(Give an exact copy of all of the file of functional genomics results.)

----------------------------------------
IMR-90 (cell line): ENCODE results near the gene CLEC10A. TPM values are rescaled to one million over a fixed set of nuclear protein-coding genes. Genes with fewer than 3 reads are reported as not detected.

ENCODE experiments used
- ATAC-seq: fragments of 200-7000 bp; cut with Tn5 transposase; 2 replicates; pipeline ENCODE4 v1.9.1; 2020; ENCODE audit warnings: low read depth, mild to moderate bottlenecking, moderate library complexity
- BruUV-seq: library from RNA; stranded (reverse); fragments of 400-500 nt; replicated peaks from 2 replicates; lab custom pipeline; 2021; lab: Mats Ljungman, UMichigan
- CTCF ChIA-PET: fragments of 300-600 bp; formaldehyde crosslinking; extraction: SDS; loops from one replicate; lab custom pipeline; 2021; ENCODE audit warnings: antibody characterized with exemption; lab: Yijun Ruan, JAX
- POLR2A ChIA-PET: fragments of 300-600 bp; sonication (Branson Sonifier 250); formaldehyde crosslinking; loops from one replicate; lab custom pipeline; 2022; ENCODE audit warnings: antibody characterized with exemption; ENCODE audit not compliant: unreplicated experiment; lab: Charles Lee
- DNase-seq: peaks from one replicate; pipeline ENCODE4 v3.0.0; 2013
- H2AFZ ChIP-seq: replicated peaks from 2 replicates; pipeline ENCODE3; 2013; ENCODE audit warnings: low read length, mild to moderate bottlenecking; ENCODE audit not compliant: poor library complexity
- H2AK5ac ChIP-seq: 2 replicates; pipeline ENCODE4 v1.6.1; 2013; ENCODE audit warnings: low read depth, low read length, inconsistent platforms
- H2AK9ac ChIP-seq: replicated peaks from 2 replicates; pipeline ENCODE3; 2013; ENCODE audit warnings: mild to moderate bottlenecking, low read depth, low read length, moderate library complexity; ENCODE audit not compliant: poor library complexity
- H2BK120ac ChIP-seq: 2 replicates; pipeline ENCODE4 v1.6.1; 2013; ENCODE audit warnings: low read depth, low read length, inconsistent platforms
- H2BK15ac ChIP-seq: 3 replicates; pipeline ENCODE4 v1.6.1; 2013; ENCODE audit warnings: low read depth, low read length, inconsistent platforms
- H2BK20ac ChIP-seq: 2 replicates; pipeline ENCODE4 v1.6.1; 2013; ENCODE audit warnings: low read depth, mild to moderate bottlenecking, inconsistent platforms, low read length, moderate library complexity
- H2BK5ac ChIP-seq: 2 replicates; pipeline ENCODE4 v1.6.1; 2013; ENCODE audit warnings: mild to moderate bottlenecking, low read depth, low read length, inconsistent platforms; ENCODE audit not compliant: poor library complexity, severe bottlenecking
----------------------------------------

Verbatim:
IMR-90 (cell line): ENCODE results near the gene CLEC10A. TPM values are rescaled to one million over a fixed set of nuclear protein-coding genes. Genes with fewer than 3 reads are reported as not detected.

ENCODE experiments used
- ATAC-seq: fragments of 200-7000 bp; cut with Tn5 transposase; 2 replicates; pipeline ENCODE4 v1.9.1; 2020; ENCODE audit warnings: low read depth, mild to moderate bottlenecking, moderate library complexity
- BruUV-seq: library from RNA; stranded (reverse); fragments of 400-500 nt; replicated peaks from 2 replicates; lab custom pipeline; 2021; lab: Mats Ljungman, UMichigan
- CTCF ChIA-PET: fragments of 300-600 bp; formaldehyde crosslinking; extraction: SDS; loops from one replicate; lab custom pipeline; 2021; ENCODE audit warnings: antibody characterized with exemption; lab: Yijun Ruan, JAX
- POLR2A ChIA-PET: fragments of 300-600 bp; sonication (Branson Sonifier 250); formaldehyde crosslinking; loops from one replicate; lab custom pipeline; 2022; ENCODE audit warnings: antibody characterized with exemption; ENCODE audit not compliant: unreplicated experiment; lab: Charles Lee
- DNase-seq: peaks from one replicate; pipeline ENCODE4 v3.0.0; 2013
- H2AFZ ChIP-seq: replicated peaks from 2 replicates; pipeline ENCODE3; 2013; ENCODE audit warnings: low read length, mild to moderate bottlenecking; ENCODE audit not compliant: poor library complexity
- H2AK5ac ChIP-seq: 2 replicates; pipeline ENCODE4 v1.6.1; 2013; ENCODE audit warnings: low read depth, low read length, inconsistent platforms
- H2AK9ac ChIP-seq: replicated peaks from 2 replicates; pipeline ENCODE3; 2013; ENCODE audit warnings: mild to moderate bottlenecking, low read depth, low read length, moderate library complexity; ENCODE audit not compliant: poor library complexity
- H2BK120ac ChIP-seq: 2 replicates; pipeline ENCODE4 v1.6.1; 2013; ENCODE audit warnings: low read depth, low read length, inconsistent platforms
- H2BK15ac ChIP-seq: 3 replicates; pipeline ENCODE4 v1.6.1; 2013; ENCODE audit warnings: low read depth, low read length, inconsistent platforms
- H2BK20ac ChIP-seq: 2 replicates; pipeline ENCODE4 v1.6.1; 2013; ENCODE audit warnings: low read depth, mild to moderate bottlenecking, inconsistent platforms, low read length, moderate library complexity
- H2BK5ac ChIP-seq: 2 replicates; pipeline ENCODE4 v1.6.1; 2013; ENCODE audit warnings: mild to moderate bottlenecking, low read depth, low read length, inconsistent platforms; ENCODE audit not compliant: poor library complexity, severe bottlenecking